The Austin Chronicle

Arts Review

Reviewed by Robert Faires, January 26, 2007, Arts

Waiting for the Barbarians

Bass Concert Hall, through Jan. 29

Running Time: 2 hr, 30 min

Eight bodies wrapped in fabric and bound to poles suspended high above the stage. We can't see who they are or might have been – can't even be certain they are human – but as they hang there in space, their still, shrouded forms give the appearance of outcasts dealt with brutally by some fearsome power: possibly tortured, very likely dispatched without mercy, most certainly displayed in this macabre manner as an example to others. As these mysterious figures tease us with visions of intimidation and cruelty, music rises through the hall, a pulsing, insistent music that quickens the heart and suggests we brace ourselves for … something, some as yet unspecified menace headed our way. It plays on, forcefully, wrapping us in winding sheets of tension as taut as those over the stage.

From the outset, Waiting for the Barbarians, the new opera by Philip Glass making its American premiere in Austin, establishes an atmosphere of suspense and impending violence that thrusts us deeply into its world of imperialism, oppression, and terror. In a remote, dusty village, we feel the dread occasioned by the arrival of a military force; representatives of an unnamed empire come to investigate attacks by "barbarians" – its dismissive term for nomadic tribes that inhabit the frontier beyond the empire's reach. And as the empire pursues what one character chillingly calls "a short, sharp war to safeguard the peace," with the military ruthlessly rooting out barbarians and their allies in the town by any means necessary – any means – we grow increasingly appalled at this occupying force's own campaign of terror and transparent attempts to justify it. As in: "Normally we wouldn't approve of torture. But I think it's widely understood that this is an emergency."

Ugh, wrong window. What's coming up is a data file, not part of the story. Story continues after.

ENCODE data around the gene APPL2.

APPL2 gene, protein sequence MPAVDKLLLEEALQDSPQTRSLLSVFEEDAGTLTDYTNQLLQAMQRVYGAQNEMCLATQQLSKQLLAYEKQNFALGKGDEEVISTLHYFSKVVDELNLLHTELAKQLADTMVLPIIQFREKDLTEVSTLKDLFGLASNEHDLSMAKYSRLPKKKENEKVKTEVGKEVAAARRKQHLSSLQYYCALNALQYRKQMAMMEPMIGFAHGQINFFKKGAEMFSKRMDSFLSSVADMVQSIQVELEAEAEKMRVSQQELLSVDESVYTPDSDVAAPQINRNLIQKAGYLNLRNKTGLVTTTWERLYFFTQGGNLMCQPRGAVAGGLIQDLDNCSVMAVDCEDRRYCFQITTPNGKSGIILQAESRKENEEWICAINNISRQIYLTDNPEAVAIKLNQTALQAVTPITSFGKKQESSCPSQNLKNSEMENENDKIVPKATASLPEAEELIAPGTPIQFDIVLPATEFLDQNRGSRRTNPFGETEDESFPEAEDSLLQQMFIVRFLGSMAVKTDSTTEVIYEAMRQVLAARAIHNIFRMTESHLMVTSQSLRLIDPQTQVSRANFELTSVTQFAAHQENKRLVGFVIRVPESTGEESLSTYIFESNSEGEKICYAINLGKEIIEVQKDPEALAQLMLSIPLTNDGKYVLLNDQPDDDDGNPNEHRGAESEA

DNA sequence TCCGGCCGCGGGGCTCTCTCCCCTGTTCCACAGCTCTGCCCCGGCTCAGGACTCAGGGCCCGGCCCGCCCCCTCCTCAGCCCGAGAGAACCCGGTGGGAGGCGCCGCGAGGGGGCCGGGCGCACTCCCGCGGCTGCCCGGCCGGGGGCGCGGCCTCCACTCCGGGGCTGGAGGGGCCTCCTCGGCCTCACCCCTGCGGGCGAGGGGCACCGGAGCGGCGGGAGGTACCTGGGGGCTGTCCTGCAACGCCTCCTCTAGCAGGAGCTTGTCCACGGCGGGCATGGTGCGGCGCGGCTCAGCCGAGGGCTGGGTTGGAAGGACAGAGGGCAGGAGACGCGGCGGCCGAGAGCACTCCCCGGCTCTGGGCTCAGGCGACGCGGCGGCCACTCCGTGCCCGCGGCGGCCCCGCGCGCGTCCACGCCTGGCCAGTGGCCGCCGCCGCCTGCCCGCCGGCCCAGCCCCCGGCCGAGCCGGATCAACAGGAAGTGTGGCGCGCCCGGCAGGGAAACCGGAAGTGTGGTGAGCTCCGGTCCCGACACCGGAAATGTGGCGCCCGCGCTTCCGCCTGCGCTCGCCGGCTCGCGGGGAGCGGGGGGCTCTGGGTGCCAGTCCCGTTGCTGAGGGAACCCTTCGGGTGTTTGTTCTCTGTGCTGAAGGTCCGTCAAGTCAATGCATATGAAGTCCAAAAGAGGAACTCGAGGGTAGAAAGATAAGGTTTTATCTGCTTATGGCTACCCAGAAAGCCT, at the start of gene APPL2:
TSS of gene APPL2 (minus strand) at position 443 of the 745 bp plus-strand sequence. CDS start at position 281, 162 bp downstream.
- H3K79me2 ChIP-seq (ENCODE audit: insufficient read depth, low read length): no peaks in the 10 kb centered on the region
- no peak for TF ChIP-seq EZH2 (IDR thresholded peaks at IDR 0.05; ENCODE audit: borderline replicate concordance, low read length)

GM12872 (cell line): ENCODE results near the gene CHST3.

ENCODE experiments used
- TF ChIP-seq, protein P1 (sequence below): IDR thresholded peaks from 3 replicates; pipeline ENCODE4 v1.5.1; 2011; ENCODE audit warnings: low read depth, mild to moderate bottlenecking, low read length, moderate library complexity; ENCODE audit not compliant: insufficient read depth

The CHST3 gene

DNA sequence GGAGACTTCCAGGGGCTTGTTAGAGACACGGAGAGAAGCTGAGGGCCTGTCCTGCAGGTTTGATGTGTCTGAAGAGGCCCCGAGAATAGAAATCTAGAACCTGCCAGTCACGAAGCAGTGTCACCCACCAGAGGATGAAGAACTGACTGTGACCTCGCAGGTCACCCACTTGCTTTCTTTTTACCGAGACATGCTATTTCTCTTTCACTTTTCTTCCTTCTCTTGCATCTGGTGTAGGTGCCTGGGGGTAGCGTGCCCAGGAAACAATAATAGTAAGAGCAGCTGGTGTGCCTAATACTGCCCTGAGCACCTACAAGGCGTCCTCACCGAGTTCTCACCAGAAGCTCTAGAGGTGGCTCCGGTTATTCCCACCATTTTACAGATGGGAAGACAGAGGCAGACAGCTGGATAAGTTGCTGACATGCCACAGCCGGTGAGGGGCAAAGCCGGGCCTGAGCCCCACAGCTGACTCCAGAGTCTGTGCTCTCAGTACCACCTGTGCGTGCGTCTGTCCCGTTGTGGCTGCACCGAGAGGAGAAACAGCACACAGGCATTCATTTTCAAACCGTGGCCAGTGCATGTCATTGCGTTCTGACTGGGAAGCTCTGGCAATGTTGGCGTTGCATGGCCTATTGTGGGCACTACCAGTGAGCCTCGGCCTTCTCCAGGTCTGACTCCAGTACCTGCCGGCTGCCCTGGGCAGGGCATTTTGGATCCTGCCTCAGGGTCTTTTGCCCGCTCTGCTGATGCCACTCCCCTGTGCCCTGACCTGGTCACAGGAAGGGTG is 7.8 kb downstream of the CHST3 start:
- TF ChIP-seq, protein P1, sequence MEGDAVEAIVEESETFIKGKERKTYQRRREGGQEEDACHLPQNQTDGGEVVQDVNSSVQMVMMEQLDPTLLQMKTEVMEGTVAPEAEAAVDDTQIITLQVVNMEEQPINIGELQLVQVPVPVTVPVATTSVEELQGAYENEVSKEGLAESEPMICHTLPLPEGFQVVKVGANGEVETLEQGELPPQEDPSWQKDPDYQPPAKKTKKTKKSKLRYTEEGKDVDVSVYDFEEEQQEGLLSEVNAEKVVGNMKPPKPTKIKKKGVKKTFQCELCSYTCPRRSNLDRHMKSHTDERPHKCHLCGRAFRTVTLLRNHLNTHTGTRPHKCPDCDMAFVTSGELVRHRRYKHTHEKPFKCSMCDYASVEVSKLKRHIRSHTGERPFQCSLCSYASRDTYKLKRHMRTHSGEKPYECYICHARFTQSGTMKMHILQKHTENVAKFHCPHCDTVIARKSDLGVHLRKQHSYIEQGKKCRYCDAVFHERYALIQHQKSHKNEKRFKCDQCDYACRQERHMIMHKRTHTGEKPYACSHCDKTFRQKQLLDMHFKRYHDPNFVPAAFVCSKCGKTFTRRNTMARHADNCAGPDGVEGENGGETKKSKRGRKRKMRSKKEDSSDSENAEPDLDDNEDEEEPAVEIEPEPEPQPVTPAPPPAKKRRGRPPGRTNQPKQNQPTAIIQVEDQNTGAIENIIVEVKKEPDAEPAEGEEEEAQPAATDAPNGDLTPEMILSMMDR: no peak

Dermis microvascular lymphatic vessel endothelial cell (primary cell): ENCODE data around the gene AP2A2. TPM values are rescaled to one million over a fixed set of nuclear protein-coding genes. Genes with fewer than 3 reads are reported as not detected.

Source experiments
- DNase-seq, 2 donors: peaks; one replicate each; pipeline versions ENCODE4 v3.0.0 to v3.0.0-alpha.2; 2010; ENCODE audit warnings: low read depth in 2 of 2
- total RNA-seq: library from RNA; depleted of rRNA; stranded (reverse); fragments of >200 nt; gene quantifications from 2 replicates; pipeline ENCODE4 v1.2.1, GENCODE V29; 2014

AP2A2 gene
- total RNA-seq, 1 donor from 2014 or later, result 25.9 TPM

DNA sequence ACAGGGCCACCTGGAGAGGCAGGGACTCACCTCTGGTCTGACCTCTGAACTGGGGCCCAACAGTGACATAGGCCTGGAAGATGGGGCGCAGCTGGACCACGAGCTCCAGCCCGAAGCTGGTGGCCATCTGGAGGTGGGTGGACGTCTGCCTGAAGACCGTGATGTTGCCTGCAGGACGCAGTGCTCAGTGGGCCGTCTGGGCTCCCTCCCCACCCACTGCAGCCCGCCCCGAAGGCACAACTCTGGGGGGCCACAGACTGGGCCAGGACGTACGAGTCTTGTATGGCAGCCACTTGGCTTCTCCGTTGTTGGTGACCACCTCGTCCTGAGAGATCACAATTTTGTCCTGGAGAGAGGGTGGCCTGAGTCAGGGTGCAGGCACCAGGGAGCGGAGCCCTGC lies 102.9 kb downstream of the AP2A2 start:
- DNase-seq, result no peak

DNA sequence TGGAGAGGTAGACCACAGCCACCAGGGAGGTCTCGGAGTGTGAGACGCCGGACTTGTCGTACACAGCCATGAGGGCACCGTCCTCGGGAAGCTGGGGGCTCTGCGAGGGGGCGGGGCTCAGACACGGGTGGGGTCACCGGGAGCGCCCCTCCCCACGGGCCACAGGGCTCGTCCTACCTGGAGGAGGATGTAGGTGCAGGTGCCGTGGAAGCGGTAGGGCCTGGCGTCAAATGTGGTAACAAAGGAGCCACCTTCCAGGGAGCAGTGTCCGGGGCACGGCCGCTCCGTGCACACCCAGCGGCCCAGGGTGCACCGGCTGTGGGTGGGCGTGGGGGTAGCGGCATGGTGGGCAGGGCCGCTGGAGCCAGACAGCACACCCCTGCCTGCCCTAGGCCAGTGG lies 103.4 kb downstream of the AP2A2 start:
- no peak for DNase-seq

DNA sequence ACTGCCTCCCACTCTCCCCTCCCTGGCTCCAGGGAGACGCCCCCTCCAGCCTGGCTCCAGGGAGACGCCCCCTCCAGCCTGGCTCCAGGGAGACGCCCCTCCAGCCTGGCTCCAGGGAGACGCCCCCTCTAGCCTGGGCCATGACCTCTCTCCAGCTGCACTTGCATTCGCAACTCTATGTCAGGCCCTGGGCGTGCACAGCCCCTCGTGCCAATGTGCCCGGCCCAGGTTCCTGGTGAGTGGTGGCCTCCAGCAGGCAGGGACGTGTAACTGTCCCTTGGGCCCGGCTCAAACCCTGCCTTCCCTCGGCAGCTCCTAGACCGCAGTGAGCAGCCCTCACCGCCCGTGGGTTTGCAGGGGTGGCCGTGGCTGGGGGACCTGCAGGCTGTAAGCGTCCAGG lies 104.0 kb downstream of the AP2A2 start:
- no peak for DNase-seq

That's the kind of phrase that one almost cannot hear without the specter of our current administration rising from the stage. But while there are moments where the war in Iraq is pointedly evoked by Christopher Hampton (whose libretto is a marvel of economy in establishing character and dramatic conflict) and by director Guy Montavon (who also staged the work's world premiere in Erfurt, Germany, and has a striking feel for its power and emotional scope), both the work itself and this Austin Lyric Opera production are less concerned with scoring political points than with the struggle between any brutish, dehumanizing force and an individual's sense of justice and right.

At the heart of the work, as in the source novel by UT alumnus J.M. Coetzee, is the town magistrate, a man whose comfortable existence presiding over life in this sleepy outpost is upended by these events. The opera is his journey out of complacency through compassion, his own degradation and humiliation, and outrage to a place of moral reawakening. It's a remarkable role, and Richard Salter, who's required to be onstage for almost the entirety of the opera, fills it remarkably, anchoring the work with an expansive humanity. It beams in contrast to Eugene Perry's steely, intimidating Col. Joll and Wilbur Pauley's booming automaton of an officer, who, with their stiff-backed postures and eyes hidden behind mirrored shades, seem more machine than man. But it's never more clear than in the magistrate's scenes with the "barbarian" girl – an alternately vulnerable and tough Adriana Zabala – especially as Salter expresses a sense of being overwhelmed by the sight of her bruised and ravaged body and then great tenderness as he bathes her.

For all the tension and violence of it, Waiting for the Barbarians is also a work of captivating beauty. George Tsypin's set – a series of painted scrims that rise out of and sink into the stage – combine with Thomas Hase's lights to create stunning vistas: sun-drenched desertscapes and miniature mountain ranges out of a dream. For his part, conductor Richard Buckley – the man we can thank for Austin getting this work so soon – draws not only the pumping turmoil out of Glass' circling arpeggios but also the warmth and color, the lyricism, of those sorrowful minor chords and winding, climbing phrases. He captures the pulse and the human heart responsible for it, and this is nothing if not a work about recovering one's humanity.

And this is nothing if not a time in which we need a call to recover our humanity. It's so easy to be so overwhelmed by the terror surrounding us that we retreat behind mirrored shades or remove ourselves to a distant outpost far from the screaming. As with its staging of Jake Heggie's Dead Man Walking in 2003, ALO's courageous production of Waiting for the Barbarians reminds us that opera is not some dusty relic of culture past but a vibrant art form that can – and does – speak with genuine power to contemporary lives. At one point in this opera, the magistrate says, "I can no longer live the life I was used to." Can any of us?

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